There’s a lot of talk in political circles about whether problems in Donald Trump’s campaign will spell disaster for many down-ballot Republicans.
Nowhere in Michigan is that question more interesting than in the state’s 8th Congressional District. It stretches from Rochester in Northern Oakland County, across Livingston County, and all the way through Ingham County to Lansing.
Freshman Congressman Mike Bishop (R-Rochester) was expected to win a second term fairly easily in a solidly Republican district. But now, that’s not a given.
Bishop’s Democratic opponent Suzanna Skhreli has been spending lots of money lately putting ads on the air attacking Bishop’s continued support for Trump.
Shkreli, a 29-year-old assistant Macomb County prosecutor from Clarkston, is political newcomer. But she has mounted an aggressive challenge to Bishop.
“You can’t serve two masters,” says Shkreli. ”The voters want to know, Mike Bishop, are you going to vote for somebody who’s joked about sexual assault? Are you going to vote for somebody who’s denigrated a war hero, who’s insulted the Gold Star family of a fallen soldier, who’s made fun of a handicapped and disabled reporter?”
“There are a lot of eyes on the Eighth District race to see what happens here.”
Craig Mauger, executive director of the non-profit, non-partisan watchdog group the Michigan Campaign Finance Network, says the recent infusion of cash and TV ads in the race is remarkable.
“What we’re seeing is a sudden influx of spending on political ads in the 8th,” says Mauger, ”which must mean that there’s some interest from Democrats in trying to make a play there.”
He says that money started coming in around the same time tapes surfaced of Trump joking about sexually assaulting women. Mauger says it’s probably not a coincidence.
“I’ve talked to a couple people nationally who are looking at this race as one of the examples or one of the bellwethers for how Trump’s impact is going to be down-ballot,” he says. ”So, there are a lot of eyes on the 8th District race to see what happens here.”
Carl Watkins, of Whitmore Lake, exemplifies the kind of voter Bishop needs to show up to the polls and vote for him on Election Day. He’s a white male over 65 years old and cites jobs, taxes, and crime as the issues he’s most concerned about.
Watkins says he almost always splits his ballots between parties, and he’s not thrilled with either presidential candidate this year.
“I think the tone and tenor hasn’t been well on either side,” he says. ”I think, at the debates, people expected more issues, and they got more personalities and personal attacks. Too many personal attacks, less on the things that matter.”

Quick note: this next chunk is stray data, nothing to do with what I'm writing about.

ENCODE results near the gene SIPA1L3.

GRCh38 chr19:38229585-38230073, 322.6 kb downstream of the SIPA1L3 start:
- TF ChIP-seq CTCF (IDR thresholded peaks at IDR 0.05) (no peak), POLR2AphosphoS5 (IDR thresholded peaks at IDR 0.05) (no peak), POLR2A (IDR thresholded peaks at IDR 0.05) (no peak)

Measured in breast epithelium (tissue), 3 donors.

“They are trying to hang the entire Republican Party by those words.”
Bishop says a massive tax overhaul and the creation of a federal balanced budget amendment are the two things he’d most like to see happen in the next two years. He has been trying to bring attention back to those issues and away from Trump, so much so that he recently said he would no longer talk about the GOP presidential nominee. He walked that back a bit after the event in Brighton.
“I don’t mean to suggest that I’m drawing a curtain and you can’t ask me any questions,” says Bishop. ”Certainly, you can ask me questions. I just don’t want… I’ve already spoken very clearly about how I feel about what he said – I disagree with it, I think it’s abhorrent. But I want to move on and I want to talk about things that are important to people.”
Bishop says recent media coverage has unfairly distracted from those issues.
“The indiscretions of Hillary Clinton and all of the things that are coming right now have been completely ignored, for the most part, by the media,” he says. “It’s all about what Trump said and how he said it. And they are trying to hang the entire Republican Party by those words.”
Now, there’s no sign that Bishop is in serious trouble at this point. The few public polls released recently still show he has a comfortable lead. But all indications are that Democrats think there’s a chance. Just a few days ago, President Obama got involved in the race, endorsing Shkreli along with 30 Democrats in competitive races across the country.
It’ll be tough for Democrats to take back the House in November, but they could have a shot if districts like the 8th are in play.